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Reviews For The Easily Distracted:
Confess, Fletch

Title: Confess, Fletch

Describe This Movie In One The Thomas Crown Affair Quote:
DET. MCCANN: Monet's unknown masterpiece, "Dogs At Cards."
Brief Plot Synopsis: Former investigative reporter investigates, doesn't really report.

Rating Using Random Objects Relevant To The Film: 3.5 water buffaloes out of 5.
Tagline: "A dead body. A stolen Picasso. And this guy."

Better Tagline: "Maybe you'd be less conspicuous if you didn't wear a Lakers hat in Boston."

Not So Brief Plot Synopsis: Back in the U.S. after an extended stay in Italy, I.M. Fletcher (Jon Hamm), a "former investigative reporter of some repute" (as he frequently describes himself), finds himself the prime suspect in the murder of a woman whose body he discovers in his Boston Airbnb. Combine that with the kidnapping of his girlfriend Angela's (Lorenza Isso) father and the disappearance of her family's art collection — which Angela's stepmother "The Countess" (Marcia Gay Harden) may be involved with — well, that's quite a clam chowder our Fletch has gotten himself into.
"Critical" Analysis: Confess, Fletch comes to us courtesy of Greg Mottola (director of Superbad and Adventureland) and Zev Borow (Outer Range), who co-adapted Gregory McDonald's novel. It's the first big screen version of the character we've seen since 1989's Fletch Lives.

That 33-year gap wasn't for lack of interest. Hollywood has been trying to make Fletch happen since the 1990s, when Kevin Smith was attached and tried to bring everyone from Jason Lee to Ben Affleck to Jimmy Fallon on board. After Smith came Scrubs creator Bill Lawrence, who eyed Zack Braff as the lead, with pre-Ted Lasso Jason Sudeikis the latest to circle the role.

In retrospect, it's probably a good thing none of that panned out. Smith's non-Askewniverse output is uneven at best, Braff is too goofy, and Sudeikis is undoubtedly happier to be an Emmy winner on a critically acclaimed TV show.

Those of you who didn't see Mad Men's Jon Hamm as a potential candidate aren't alone, but this version of Irving Maurice Fletcher isn't so much the diametric opposite of Don Draper as he is a shadowy reflection. Fletch shares the ad man's focus, but not his fashion sense or taciturn demeanor.

But is he funny? He is, and so is Confess, Fletch. It's a welcome development in a time when comedies seem to be a dying genre, apart from those crossing genre lines (Thor: Love and Thunder) or being unintentionally hilarious (Moonfall). The humor is subtle rather than blatant, though there are several laugh out loud moments, bolstered by a powerhouse cast.

Hamm does smarm a little more subtly than Chevy Chase, who was admittedly better at slapstick. Thing is, Chase's shtick diverged from the McDonald character (and so did the weird disguises). As a literary adaptation, Hamm's Fletch is much more faithful to the source material, it just may not be very recognizable as a sequel to the Chase movies.

And if you're not emotionally invested in those movies, you're not really going to care. Chase hasn't exactly gone out of his way to endear himself to his fans, and devotees of the Fletch novels are somewhat more low-key than, say, Star Wars fans.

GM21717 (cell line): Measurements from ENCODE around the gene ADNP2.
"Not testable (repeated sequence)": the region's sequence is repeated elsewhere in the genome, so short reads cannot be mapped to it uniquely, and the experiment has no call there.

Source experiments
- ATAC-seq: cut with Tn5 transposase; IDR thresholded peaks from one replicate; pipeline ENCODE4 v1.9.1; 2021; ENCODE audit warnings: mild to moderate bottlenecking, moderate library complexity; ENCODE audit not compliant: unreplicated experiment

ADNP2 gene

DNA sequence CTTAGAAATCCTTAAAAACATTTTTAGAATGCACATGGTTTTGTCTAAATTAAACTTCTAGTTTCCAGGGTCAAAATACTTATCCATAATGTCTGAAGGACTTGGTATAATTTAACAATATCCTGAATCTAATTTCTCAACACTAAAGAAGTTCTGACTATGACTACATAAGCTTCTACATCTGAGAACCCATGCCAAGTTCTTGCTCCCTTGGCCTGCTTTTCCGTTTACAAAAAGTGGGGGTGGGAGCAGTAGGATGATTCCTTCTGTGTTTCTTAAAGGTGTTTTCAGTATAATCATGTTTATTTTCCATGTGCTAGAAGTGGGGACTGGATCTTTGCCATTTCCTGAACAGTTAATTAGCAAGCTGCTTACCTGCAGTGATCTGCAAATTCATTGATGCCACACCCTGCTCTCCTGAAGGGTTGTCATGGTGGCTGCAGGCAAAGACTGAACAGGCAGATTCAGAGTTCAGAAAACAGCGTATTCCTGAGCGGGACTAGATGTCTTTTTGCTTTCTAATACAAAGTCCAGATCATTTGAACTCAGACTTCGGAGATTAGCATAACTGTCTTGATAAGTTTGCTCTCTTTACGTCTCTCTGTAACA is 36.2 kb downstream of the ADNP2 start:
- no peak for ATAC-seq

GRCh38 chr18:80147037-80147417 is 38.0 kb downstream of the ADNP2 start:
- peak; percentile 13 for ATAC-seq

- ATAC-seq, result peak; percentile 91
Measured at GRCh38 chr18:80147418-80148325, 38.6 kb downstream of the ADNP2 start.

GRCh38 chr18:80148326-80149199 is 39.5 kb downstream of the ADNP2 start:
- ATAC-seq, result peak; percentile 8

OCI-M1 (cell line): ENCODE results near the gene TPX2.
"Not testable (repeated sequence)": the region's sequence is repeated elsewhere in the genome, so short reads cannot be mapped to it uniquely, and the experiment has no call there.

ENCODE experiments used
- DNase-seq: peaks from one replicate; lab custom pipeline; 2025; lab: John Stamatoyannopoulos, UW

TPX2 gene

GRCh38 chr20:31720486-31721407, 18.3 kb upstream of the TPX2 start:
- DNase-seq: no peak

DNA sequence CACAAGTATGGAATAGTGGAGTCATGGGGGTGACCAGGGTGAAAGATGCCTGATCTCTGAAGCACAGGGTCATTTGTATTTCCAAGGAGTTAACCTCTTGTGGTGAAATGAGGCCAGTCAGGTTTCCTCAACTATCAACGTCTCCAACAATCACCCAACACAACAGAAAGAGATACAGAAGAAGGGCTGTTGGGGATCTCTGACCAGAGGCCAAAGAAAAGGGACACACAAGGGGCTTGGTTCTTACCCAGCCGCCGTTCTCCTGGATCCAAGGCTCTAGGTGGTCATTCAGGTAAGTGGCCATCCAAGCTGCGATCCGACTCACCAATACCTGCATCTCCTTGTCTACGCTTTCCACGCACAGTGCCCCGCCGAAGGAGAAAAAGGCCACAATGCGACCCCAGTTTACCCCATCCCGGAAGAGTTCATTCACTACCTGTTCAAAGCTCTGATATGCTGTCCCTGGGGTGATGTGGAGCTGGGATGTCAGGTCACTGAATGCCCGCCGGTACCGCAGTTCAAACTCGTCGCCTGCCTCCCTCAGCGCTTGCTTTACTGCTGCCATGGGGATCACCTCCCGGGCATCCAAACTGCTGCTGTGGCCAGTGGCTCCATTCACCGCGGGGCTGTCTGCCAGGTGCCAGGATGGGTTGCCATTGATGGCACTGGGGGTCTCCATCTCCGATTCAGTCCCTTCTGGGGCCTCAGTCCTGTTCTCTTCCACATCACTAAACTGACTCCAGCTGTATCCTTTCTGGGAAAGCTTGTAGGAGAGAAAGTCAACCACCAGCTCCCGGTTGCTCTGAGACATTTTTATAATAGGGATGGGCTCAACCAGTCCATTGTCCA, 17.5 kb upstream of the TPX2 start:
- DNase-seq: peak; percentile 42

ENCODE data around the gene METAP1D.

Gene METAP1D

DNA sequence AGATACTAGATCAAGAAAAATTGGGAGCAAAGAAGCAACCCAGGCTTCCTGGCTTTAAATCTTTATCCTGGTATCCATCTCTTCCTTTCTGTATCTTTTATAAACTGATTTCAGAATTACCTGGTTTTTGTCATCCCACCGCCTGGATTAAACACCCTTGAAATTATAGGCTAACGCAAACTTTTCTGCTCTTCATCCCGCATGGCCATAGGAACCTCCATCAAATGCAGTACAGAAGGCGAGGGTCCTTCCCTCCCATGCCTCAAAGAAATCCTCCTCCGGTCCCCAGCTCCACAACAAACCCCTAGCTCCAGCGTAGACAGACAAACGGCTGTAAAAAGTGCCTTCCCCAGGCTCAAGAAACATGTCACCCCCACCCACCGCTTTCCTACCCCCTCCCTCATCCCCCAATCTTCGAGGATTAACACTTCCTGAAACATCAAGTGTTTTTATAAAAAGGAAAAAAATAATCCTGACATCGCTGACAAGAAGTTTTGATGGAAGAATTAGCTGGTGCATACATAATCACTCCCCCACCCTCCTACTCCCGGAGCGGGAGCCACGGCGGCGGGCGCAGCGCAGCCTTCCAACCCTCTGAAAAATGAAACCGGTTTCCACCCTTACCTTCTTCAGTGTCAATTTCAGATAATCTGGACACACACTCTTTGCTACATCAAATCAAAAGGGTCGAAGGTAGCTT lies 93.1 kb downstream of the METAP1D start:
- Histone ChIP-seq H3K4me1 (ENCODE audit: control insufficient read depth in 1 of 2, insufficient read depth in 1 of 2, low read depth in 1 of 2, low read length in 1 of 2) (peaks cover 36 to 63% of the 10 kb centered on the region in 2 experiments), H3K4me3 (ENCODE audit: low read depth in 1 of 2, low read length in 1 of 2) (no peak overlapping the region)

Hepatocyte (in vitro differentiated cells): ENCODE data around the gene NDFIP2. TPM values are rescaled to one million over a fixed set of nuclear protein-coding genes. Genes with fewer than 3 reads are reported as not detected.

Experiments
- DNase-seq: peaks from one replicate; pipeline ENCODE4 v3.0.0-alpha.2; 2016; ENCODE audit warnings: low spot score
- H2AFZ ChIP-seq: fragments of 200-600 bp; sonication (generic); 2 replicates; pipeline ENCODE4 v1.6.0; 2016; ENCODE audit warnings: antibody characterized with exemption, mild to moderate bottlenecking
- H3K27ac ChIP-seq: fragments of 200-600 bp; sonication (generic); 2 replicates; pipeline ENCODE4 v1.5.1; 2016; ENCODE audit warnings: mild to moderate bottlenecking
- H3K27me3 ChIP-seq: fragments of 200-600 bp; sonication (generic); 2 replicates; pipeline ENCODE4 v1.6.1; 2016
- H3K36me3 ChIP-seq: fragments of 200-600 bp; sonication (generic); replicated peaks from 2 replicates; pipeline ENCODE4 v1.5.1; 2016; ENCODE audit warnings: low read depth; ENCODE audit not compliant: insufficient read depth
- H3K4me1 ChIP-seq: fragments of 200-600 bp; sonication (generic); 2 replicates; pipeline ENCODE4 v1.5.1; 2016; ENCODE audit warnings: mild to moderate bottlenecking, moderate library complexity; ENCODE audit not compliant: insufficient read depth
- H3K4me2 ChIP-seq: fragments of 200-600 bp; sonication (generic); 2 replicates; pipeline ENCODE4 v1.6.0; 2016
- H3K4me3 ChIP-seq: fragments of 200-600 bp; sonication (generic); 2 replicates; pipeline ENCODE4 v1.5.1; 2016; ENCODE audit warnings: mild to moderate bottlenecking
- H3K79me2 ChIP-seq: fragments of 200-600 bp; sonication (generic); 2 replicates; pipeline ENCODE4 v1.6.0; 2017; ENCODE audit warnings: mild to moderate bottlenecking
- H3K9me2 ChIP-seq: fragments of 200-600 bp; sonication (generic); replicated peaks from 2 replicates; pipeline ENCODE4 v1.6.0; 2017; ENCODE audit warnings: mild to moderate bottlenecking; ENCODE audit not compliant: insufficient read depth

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"You're saying it's *not* all ball bearings these days?"
It's a relief, because Hamm really does put his stamp on the role, relying more on the character's world-weariness (Confess, Fletch is second novel released, but sixth in overall chronology) and quick wits. Another wrinkle Mottola throws in is how unnecessary the character's trademark con artistry has become in  this day and age. Examples include Fletch gearing himself up to sweet talk his way into an apartment building before getting indifferently buzzed in, or doggedly searching the undercarriage of his rental car for a GPS tracker only to find it sitting in the glove compartment.

Joining Hamm are Kyle MacLachlan as a germaphobe art dealer, Roy Wood Jr. as the  deliberate-to-a-fault detective assigned to investigate his case, a delightful Ayden Mayeri (who gets the bulk of the slapstick duty) as Wood's partner, and Eugene Mirman as a loopy security guard.

But perhaps the most pleasant additions are Harden's Countess, whose motives are hilariously unclear, and Hamm's old AMC partner John Slattery as Fletch's former news editor Frank (Larry also makes a cameo). Slattery is a profane wonder, and if there's one complaint about his performance it's that there isn't enough of it.

One aspect of the original movie I didn't realize I'd miss so much was Harold Faltermeyer's iconic score. David Arnold's effort is satisfactory, but largely forgettable

Was Confess, Fletch worth the wait? Sure, provided you're not expecting a rehash of the Chase flicks. The cast is great, it moves quickly (if a bit too elaborately), and features some lovely location shooting. Time will tell if it's successful enough to warrant more entries. If not, we may have to wait another 30-odd years.

And Jason Sudeikis can play Frank.

Confess, Fletch is in theaters today.
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Peter Vonder Haar writes movie reviews for the Houston Press and the occasional book. The first three novels in the "Clarke & Clarke Mysteries" - Lucky Town, Point Blank, and Empty Sky - are out now.
Contact: Pete Vonder Haar